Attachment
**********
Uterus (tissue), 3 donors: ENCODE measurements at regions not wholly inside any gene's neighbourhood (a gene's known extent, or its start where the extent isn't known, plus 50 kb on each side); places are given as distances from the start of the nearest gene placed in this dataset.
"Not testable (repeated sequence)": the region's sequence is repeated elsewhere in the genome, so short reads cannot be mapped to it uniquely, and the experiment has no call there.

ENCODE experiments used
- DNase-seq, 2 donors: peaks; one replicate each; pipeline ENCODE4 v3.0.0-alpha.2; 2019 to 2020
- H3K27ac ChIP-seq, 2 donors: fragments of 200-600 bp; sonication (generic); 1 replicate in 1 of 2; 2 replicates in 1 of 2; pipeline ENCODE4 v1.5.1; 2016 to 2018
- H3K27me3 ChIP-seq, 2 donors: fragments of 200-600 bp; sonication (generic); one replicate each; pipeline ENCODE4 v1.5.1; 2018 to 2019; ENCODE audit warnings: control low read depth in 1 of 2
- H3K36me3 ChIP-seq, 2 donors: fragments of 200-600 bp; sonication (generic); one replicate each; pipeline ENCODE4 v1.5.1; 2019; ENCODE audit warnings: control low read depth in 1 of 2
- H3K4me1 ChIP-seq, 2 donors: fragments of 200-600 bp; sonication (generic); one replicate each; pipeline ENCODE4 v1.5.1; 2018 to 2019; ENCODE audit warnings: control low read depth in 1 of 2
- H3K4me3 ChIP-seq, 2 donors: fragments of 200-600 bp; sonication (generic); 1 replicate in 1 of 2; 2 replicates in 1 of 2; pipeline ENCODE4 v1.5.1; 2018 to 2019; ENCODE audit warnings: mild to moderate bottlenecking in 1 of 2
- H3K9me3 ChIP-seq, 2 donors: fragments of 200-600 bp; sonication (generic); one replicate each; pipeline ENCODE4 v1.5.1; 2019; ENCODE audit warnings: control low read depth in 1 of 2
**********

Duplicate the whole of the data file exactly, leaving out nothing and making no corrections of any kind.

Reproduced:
Uterus (tissue), 3 donors: ENCODE measurements at regions not wholly inside any gene's neighbourhood (a gene's known extent, or its start where the extent isn't known, plus 50 kb on each side); places are given as distances from the start of the nearest gene placed in this dataset.
"Not testable (repeated sequence)": the region's sequence is repeated elsewhere in the genome, so short reads cannot be mapped to it uniquely, and the experiment has no call there.

ENCODE experiments used
- DNase-seq, 2 donors: peaks; one replicate each; pipeline ENCODE4 v3.0.0-alpha.2; 2019 to 2020
- H3K27ac ChIP-seq, 2 donors: fragments of 200-600 bp; sonication (generic); 1 replicate in 1 of 2; 2 replicates in 1 of 2; pipeline ENCODE4 v1.5.1; 2016 to 2018
- H3K27me3 ChIP-seq, 2 donors: fragments of 200-600 bp; sonication (generic); one replicate each; pipeline ENCODE4 v1.5.1; 2018 to 2019; ENCODE audit warnings: control low read depth in 1 of 2
- H3K36me3 ChIP-seq, 2 donors: fragments of 200-600 bp; sonication (generic); one replicate each; pipeline ENCODE4 v1.5.1; 2019; ENCODE audit warnings: control low read depth in 1 of 2
- H3K4me1 ChIP-seq, 2 donors: fragments of 200-600 bp; sonication (generic); one replicate each; pipeline ENCODE4 v1.5.1; 2018 to 2019; ENCODE audit warnings: control low read depth in 1 of 2
- H3K4me3 ChIP-seq, 2 donors: fragments of 200-600 bp; sonication (generic); 1 replicate in 1 of 2; 2 replicates in 1 of 2; pipeline ENCODE4 v1.5.1; 2018 to 2019; ENCODE audit warnings: mild to moderate bottlenecking in 1 of 2
- H3K9me3 ChIP-seq, 2 donors: fragments of 200-600 bp; sonication (generic); one replicate each; pipeline ENCODE4 v1.5.1; 2019; ENCODE audit warnings: control low read depth in 1 of 2